The negatives? For one, the CGI is pretty freakin' terrible. The Asylum used Mega Shark and digitally transformed him into a giant whale that looks faker than hell. It also changes size in each scene it's in, which is pretty funny if you notice it. Also, the explosions look ridiculous and the green screen effect is really obvious. For a film with a decent budget, it doesn't really look it. Did Bostwick and O'Connor cost that much? Maybe they should have showed less of the whale, which would have made the experience better.

The direction isn't all that great honestly. It's not an exciting film, which is surprising since the battle between a man and an animal can create tension and suspense. But it's really repetitive when Ahab fires torpedoes to kill the damn thing every 5 minutes. I got bored quickly. Also, I wish the film was more tongue-in-cheek. It takes itself way too seriously, which makes all the silly moments seem like a waste. There really should have been a bit more intentional humor to make the film more amusing to watch.

2010: MOBY DICK isn't the worst Asylum film I've seen, but it's not the best either. The acting is above average, and I like how the filmmakers took the time to respect the source material. But the direction is kind of bland and dull, and the special effects are terrible, even for The Asylum. I didn't feel like I wasted my time, but I didn't feel like I used it to my potential either. Could have been worse, I guess.

2 Howls Outta 4

Shane Van Dyke

Shane Van Dyke - Hayden Walsh
Marie Westbrook - Amy Maine
Bruce Davison - James Maine
Brooke Burns - Kim Patterson
Michelle Glavan - Kelly Wade
Dylan Vox - Dwayne Stevens
D.C. Douglas - Captain Will Howard

Genre - Action/Adventure/Drama/B-Movie

Running Time - 90 Minutes

For the 100th anniversary of the day that the ill-fated Titanic sailed to its doom, millionaire Hayden Walsh (Shane Van Dyke) thinks it's a fantastic idea to recreate the tragic event by building a new Titanic ship and setting it sail. Nothing can go wrong, right? Well, when global warming decides to melt the ice caps to the point where they start breaking off and causing a giant tsunami that's heading towards the direction of the ship, history may repeat itself. I guess Celine Dion could use a new hit...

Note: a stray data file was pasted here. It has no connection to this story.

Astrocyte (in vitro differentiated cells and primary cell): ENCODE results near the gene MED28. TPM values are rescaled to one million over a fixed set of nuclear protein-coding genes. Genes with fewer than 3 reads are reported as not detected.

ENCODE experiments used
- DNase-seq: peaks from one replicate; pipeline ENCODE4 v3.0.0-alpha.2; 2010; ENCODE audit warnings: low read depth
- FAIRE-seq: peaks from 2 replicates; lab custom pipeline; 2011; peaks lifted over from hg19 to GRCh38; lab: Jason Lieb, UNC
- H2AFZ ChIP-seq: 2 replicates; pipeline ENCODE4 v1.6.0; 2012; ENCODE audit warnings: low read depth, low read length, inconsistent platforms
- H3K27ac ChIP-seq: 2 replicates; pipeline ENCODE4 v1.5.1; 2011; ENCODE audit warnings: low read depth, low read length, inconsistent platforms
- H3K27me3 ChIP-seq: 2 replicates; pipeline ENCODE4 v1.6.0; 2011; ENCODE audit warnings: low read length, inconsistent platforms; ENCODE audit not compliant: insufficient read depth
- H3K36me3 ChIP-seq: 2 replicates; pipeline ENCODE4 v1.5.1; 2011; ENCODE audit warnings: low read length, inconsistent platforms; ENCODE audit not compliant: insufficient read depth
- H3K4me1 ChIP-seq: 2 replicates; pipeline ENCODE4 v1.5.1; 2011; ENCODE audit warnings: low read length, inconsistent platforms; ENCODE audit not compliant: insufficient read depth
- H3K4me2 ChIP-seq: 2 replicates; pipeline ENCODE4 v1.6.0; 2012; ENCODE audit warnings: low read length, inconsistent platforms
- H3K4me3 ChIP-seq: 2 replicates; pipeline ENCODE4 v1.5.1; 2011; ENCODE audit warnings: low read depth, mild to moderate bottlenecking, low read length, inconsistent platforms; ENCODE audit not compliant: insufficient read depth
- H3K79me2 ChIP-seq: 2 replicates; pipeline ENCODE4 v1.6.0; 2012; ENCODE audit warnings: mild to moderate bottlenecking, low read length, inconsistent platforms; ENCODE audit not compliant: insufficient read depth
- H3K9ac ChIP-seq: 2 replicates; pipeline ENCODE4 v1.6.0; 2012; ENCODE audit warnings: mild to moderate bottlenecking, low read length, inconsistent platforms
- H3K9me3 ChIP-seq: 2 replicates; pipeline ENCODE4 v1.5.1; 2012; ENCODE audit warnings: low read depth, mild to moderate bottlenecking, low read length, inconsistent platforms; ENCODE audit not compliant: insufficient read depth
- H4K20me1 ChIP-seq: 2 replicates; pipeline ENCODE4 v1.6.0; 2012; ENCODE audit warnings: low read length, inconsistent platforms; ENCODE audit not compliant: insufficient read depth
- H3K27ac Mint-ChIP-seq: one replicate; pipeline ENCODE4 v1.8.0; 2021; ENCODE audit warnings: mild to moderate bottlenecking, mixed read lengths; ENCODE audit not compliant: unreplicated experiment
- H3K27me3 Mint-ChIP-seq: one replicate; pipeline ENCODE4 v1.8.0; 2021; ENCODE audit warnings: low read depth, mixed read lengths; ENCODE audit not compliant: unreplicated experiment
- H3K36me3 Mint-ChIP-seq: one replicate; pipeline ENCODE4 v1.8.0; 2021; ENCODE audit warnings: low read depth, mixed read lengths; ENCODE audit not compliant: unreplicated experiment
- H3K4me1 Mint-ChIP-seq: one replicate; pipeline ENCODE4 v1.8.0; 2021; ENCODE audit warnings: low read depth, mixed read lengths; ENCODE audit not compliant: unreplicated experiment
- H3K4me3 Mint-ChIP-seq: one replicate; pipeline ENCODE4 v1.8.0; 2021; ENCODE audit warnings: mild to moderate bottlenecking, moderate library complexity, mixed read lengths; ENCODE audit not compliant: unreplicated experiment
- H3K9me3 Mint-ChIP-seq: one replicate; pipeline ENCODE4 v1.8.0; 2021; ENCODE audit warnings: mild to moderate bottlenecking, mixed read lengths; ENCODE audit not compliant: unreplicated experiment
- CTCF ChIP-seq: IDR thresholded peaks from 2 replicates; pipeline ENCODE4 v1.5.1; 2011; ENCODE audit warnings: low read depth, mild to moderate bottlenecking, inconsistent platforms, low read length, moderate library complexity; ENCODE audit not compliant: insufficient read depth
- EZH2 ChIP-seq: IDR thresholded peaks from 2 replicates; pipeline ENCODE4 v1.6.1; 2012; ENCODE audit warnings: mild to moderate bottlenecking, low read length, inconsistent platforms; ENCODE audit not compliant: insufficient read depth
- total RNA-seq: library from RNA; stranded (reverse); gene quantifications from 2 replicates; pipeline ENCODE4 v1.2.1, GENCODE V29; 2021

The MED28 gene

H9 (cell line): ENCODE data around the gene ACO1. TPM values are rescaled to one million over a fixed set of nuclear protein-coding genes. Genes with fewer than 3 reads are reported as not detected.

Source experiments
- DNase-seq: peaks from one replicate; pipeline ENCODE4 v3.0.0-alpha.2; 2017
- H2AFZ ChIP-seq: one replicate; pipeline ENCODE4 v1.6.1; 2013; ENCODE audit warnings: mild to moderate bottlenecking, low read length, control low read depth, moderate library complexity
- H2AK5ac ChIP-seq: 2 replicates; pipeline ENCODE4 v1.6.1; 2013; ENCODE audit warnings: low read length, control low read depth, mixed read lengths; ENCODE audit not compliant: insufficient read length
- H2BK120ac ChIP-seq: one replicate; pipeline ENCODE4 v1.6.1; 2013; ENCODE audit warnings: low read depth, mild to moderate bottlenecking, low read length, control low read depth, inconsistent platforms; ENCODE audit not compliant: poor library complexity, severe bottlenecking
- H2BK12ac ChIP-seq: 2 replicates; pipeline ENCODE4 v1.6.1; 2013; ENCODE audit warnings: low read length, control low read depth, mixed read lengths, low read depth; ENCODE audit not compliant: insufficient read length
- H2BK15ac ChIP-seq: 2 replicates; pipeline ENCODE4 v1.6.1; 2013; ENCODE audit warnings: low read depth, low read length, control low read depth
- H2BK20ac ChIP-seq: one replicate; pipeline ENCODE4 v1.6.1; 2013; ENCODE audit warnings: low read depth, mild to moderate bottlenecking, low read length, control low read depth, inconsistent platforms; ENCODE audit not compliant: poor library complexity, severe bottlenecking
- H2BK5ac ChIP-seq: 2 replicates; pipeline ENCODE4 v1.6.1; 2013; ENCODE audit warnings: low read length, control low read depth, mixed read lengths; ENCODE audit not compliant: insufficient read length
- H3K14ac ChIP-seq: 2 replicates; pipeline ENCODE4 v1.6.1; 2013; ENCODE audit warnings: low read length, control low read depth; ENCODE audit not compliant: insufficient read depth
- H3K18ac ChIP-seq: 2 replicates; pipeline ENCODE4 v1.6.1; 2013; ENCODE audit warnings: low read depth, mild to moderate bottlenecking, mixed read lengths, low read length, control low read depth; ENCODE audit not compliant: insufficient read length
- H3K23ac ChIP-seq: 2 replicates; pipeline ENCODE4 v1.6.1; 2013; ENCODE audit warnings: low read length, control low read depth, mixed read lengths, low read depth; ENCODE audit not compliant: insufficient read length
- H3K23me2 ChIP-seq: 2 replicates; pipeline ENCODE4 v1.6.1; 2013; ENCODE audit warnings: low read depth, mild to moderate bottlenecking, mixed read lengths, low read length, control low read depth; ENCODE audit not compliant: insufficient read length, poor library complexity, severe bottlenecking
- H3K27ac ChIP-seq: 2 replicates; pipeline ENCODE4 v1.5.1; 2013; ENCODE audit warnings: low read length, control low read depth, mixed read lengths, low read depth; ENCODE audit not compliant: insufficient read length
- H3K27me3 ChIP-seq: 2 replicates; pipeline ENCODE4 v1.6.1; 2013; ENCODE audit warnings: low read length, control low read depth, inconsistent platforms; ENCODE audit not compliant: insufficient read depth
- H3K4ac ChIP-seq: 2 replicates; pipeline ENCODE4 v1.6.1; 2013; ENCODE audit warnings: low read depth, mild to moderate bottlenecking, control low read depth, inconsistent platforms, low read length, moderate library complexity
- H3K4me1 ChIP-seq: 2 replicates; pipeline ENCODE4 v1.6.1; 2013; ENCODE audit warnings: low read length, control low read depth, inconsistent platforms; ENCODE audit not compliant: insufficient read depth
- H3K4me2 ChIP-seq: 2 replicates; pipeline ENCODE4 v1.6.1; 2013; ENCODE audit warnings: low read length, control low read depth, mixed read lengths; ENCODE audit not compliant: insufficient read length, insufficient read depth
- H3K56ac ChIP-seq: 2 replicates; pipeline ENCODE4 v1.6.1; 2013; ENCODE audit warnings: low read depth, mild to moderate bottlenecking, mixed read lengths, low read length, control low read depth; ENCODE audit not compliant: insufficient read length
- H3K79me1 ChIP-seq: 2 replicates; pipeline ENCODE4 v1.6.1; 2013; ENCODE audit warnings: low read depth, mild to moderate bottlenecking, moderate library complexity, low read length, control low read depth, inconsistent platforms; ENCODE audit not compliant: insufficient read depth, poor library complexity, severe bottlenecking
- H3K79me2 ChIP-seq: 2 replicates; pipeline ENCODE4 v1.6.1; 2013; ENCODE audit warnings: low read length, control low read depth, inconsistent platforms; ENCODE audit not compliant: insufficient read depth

I have three words for TITANIC II:


I really don't know who thought this film was a good idea. I'm not the biggest fan of James Cameron's mega successful love story about the Titanic, but I respect its artistic achievement and I love the last half hour of that film [the rest is hit-and-miss for me]. TITANIC II isn't a sequel to that film [the fact that this B-movie version exists is insult enough], but it could have been a fun time if it wasn't so damn boring with unlikeable characters. This ship deserves to sink to the bottom of the ocean.

I don't know where to start with this film. The story is just terrible. I think if there was a sense of pageantry or something on an epic scale, silly or not, TITANIC II would have made me feel something. Or at least a history lesson of the first Titanic, which this film never does. Yes, a lot of people know the story, or have seen the film. But if you're going to talk about the first voyage, TELL ME ABOUT THE FIRST VOYAGE! Instead, we just have stupid, annoying characters getting on this ship as if nothing bad is going to happen. We also have crew members who mention that the readings are the same as during the first voyage. Wouldn't that be fucking creepy to anyone else besides me? I don't get it!

The love story is here, but it's pretty lame and predictable. Characters who act like pricks at the beginning of the film quickly change their tune once the ship is in trouble, creating an unrealistic mood swing. Even the people on the ship, once they know they're in trouble, don't really react realistically. Sure, some of them scream and panic. Some of them even fight. But they're pretty calm for the most part. If these characters don't really care, why should we as an audience?